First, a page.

Intimate partner violence: A guide for leaders

A 3 hour workshop for leaders that builds foundational knowledge as well as leadership-specific skills in a small-group setting.
  • Half-day
  • Workshop
  • Leader


Intimate partner violence (IPV), also known as domestic violence, is an overlooked issue of concern in many workplaces. Although awareness of IPV is hidden behind a veil of shame and secrecy, a majority of victims report that the violence follows them into the workplace and negatively affects their work performance. While both men and women are victims of IPV, research suggests that women are affected at higher rates, with nearly one in four reporting to have been a victim in Canada.

Although most Canadian provinces have policies that dictate an employers’ duty to protect employees from violence, leaders often do not know how to respond to this workplace issue or help an employee get the support they need. This workshop is designed to help people leaders develop the skills and confidence needed to support an at-risk employee and guide them in the creation of a workplace safety plan.


The workshop series format is comprised of two interactive, instructor-led modules, each 90-minutes in length. Module 1 provides a balance of instruction and participant discussion, incorporating short videos and your organizational policies if applicable. Module 2 relies on small group scenario discussion to assist participants in demonstrating how to apply the listen.respond.refer model to respond to workplace performance and safety concerns.

Modules and Courses

Module 1

Participants develop the foundational skills necessary to support an at-risk employee through discussion about the myths surrounding intimate partner violence, and common barriers that make it more difficult for a victim to leave an abusive relationship. An emphasis is placed upon understanding the workplace impact, including common warning signs an at-risk employee might demonstrate. People leaders will learn about best practice guidelines for referring at-risk employees to community resources, and how to assist them in the development of a workplace safety plan. If applicable, specific organizational policies and procedures can be included.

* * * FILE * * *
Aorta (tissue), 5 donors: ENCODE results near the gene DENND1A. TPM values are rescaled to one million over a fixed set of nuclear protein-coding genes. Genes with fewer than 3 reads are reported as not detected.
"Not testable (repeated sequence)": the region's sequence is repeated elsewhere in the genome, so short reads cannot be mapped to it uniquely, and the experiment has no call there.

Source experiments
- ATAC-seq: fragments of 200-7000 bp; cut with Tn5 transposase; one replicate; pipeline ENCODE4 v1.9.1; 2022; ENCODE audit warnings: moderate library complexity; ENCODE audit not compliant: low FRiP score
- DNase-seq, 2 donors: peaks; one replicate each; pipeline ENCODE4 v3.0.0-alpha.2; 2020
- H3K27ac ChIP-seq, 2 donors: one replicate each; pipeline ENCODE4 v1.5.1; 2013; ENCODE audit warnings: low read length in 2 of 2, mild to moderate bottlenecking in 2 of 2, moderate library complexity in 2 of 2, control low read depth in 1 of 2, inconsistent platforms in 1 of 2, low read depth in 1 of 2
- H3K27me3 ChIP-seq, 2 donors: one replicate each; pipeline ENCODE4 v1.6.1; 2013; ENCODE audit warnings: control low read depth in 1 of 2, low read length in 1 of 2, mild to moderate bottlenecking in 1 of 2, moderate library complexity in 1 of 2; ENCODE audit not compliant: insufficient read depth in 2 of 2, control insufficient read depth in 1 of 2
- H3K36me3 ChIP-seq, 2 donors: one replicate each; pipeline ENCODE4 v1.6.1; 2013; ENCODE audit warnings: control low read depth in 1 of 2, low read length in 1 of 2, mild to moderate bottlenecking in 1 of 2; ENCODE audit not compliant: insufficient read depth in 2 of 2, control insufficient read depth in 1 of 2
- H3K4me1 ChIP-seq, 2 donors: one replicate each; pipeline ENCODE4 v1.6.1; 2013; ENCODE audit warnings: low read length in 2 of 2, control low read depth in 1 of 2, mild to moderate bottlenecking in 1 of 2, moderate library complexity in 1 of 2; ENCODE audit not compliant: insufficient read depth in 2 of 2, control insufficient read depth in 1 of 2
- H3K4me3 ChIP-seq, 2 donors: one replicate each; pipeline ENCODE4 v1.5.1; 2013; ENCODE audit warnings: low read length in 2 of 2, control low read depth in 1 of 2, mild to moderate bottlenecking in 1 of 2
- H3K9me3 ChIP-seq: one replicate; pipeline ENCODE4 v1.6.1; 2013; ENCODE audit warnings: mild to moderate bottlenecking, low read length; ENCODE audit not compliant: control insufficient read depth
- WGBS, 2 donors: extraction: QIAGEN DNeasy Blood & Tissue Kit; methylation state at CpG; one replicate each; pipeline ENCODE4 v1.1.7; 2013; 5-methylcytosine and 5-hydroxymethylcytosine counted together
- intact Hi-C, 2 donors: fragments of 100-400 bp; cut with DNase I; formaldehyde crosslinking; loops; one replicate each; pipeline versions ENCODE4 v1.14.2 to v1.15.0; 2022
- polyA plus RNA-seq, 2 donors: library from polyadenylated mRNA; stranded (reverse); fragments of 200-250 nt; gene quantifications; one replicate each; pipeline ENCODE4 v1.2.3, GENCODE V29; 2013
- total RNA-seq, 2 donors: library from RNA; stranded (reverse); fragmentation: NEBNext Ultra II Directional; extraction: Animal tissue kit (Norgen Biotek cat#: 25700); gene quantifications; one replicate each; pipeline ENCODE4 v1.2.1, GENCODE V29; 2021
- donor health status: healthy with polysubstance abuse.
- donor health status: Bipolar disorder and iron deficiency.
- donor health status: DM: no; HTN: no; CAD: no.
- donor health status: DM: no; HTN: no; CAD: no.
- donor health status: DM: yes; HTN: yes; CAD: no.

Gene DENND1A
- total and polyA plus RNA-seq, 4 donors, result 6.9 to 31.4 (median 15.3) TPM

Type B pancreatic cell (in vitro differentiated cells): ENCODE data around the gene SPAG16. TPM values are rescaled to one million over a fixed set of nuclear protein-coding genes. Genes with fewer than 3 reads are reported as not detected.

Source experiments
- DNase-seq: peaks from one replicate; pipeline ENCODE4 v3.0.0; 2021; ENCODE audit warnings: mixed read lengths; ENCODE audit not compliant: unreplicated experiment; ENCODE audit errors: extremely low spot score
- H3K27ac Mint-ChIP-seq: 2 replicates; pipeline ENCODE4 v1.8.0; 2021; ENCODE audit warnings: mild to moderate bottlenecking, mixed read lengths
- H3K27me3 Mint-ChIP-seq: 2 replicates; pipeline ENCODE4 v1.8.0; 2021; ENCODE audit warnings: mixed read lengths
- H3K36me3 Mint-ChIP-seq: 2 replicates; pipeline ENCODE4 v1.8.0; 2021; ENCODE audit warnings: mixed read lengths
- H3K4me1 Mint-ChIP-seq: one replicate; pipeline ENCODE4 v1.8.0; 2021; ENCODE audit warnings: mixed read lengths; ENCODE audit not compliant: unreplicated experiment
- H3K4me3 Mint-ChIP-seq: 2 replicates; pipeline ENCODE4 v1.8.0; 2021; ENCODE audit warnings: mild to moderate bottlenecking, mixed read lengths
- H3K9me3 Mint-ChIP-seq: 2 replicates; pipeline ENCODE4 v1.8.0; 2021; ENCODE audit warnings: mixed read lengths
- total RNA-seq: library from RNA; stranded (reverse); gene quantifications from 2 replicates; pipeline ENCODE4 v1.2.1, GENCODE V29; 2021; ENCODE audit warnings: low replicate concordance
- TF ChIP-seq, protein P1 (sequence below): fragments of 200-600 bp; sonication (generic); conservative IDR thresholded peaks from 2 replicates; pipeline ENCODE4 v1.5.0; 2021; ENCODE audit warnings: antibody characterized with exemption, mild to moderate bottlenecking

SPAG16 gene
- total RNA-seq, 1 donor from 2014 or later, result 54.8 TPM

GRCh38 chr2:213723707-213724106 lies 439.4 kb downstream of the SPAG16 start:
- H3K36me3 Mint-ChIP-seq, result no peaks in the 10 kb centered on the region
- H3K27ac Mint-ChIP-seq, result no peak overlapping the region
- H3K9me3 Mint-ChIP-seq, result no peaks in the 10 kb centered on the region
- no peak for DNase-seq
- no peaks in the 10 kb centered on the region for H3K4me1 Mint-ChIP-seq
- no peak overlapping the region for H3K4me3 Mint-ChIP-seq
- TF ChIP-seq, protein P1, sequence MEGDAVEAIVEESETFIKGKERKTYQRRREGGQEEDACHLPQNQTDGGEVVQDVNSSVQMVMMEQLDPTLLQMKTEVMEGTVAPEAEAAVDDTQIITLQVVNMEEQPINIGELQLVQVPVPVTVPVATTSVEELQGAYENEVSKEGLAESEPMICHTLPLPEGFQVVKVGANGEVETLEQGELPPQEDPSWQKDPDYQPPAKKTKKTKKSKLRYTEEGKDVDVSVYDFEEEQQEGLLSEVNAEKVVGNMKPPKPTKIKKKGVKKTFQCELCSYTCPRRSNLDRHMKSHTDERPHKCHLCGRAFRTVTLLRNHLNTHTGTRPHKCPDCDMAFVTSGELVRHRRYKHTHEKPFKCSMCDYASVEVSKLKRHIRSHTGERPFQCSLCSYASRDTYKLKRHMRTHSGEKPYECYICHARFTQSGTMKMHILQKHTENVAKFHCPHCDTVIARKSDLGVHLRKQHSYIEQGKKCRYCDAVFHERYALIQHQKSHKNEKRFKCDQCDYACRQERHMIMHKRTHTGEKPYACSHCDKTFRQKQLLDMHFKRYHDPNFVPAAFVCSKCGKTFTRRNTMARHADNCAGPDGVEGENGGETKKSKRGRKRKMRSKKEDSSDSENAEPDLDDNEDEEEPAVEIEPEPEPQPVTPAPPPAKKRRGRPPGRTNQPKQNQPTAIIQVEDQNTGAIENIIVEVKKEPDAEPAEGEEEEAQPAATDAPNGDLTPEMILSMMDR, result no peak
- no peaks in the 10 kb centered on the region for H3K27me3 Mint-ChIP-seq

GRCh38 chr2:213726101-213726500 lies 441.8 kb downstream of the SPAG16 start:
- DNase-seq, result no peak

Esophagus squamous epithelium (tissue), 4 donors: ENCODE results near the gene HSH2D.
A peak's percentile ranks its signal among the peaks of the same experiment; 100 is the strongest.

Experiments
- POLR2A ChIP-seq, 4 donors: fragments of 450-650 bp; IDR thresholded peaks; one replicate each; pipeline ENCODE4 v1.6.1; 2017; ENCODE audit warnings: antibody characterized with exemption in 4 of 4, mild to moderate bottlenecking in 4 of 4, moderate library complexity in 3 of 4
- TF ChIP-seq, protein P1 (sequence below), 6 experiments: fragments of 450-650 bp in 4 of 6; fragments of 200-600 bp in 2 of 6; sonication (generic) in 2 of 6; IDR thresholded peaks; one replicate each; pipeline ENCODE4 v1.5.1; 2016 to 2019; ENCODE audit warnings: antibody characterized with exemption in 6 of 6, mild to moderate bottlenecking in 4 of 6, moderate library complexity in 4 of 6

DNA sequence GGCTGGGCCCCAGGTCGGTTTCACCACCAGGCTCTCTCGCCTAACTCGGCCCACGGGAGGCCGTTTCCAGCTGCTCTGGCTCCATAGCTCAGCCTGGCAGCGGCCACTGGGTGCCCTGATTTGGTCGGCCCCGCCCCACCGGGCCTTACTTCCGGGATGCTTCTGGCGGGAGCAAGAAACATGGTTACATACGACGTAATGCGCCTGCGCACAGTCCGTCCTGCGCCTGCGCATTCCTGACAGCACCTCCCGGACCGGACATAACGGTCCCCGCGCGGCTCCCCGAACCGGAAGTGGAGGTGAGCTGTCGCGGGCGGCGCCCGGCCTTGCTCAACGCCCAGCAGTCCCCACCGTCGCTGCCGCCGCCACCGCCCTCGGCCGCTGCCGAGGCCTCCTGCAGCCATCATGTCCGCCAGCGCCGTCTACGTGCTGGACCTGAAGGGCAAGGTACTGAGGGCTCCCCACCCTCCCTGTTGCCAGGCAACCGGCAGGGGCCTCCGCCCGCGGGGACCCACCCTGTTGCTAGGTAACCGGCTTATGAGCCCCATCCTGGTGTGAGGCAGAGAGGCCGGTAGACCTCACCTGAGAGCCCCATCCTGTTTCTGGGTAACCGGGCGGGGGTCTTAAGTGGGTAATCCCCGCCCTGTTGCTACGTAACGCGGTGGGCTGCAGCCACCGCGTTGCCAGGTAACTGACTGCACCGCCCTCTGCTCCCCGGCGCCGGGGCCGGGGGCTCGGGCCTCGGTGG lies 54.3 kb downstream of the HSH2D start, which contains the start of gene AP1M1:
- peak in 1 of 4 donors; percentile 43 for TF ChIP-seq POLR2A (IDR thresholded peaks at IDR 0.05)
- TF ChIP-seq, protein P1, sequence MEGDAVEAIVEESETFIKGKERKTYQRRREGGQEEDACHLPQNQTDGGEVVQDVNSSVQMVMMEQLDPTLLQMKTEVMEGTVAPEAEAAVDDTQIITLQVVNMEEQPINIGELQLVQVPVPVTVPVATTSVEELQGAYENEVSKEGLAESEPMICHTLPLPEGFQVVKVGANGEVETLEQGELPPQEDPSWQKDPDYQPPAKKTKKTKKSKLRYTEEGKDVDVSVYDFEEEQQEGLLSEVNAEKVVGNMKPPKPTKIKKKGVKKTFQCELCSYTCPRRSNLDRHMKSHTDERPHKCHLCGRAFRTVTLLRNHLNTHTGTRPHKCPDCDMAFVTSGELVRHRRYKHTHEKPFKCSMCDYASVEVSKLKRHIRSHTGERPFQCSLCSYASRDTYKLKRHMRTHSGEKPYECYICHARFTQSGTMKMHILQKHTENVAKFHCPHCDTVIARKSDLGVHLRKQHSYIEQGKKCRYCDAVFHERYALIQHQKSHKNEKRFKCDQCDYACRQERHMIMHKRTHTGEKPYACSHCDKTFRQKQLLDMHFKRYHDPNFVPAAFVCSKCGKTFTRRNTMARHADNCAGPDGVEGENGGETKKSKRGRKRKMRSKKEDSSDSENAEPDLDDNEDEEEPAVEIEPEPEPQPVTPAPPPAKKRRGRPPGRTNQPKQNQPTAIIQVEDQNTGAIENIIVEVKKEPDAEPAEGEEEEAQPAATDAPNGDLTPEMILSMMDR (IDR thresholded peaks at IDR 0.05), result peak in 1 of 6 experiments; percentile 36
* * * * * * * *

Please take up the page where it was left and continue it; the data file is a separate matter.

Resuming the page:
Learning Objectives

  • Describe intimate partner violence and why it is a workplace concern.
  • Identify common workplace warning signs of intimate partner violence.
  • Explain relevant workplace policy and/or practices which can support at-risk employees.
  • Identify how to create a workplace safety plan and refer at-risk employees to supportive resources for additional assistance.
Module 2

Building upon the foundation of module 1, this highly experiential module provides participants a best practice example of how to intervene with an employee by using the listen.respond.refer model. Small group discussion provides people leaders the opportunity to apply their knowledge using three real world scenarios which pose increasing risk to workplace safety.

Learning Objectives

  • Identify organizational best practices in reducing risk of intimate partner violence
  • Describe and demonstrate how to apply the listen-respond-refer model to assist an at-risk employee.